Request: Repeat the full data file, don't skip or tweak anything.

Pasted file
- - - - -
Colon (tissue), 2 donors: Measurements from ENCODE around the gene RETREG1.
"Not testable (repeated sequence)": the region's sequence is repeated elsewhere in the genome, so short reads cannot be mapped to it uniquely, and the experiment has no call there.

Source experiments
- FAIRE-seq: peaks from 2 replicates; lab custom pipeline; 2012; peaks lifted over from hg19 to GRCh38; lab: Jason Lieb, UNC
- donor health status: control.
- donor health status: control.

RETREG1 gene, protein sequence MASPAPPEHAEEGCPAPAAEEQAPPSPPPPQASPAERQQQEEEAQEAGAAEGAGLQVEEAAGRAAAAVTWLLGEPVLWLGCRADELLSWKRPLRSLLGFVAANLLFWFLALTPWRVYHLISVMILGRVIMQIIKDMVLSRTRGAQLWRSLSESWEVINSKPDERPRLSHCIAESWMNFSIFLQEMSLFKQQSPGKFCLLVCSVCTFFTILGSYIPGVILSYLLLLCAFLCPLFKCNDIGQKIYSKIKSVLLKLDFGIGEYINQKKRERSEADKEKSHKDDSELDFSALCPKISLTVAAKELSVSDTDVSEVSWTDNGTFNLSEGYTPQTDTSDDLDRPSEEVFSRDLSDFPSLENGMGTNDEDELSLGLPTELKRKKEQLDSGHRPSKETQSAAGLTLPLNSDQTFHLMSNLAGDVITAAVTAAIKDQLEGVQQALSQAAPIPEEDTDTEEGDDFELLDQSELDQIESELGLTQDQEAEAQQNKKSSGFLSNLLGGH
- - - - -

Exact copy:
Colon (tissue), 2 donors: Measurements from ENCODE around the gene RETREG1.
"Not testable (repeated sequence)": the region's sequence is repeated elsewhere in the genome, so short reads cannot be mapped to it uniquely, and the experiment has no call there.

Source experiments
- FAIRE-seq: peaks from 2 replicates; lab custom pipeline; 2012; peaks lifted over from hg19 to GRCh38; lab: Jason Lieb, UNC
- donor health status: control.
- donor health status: control.

RETREG1 gene, protein sequence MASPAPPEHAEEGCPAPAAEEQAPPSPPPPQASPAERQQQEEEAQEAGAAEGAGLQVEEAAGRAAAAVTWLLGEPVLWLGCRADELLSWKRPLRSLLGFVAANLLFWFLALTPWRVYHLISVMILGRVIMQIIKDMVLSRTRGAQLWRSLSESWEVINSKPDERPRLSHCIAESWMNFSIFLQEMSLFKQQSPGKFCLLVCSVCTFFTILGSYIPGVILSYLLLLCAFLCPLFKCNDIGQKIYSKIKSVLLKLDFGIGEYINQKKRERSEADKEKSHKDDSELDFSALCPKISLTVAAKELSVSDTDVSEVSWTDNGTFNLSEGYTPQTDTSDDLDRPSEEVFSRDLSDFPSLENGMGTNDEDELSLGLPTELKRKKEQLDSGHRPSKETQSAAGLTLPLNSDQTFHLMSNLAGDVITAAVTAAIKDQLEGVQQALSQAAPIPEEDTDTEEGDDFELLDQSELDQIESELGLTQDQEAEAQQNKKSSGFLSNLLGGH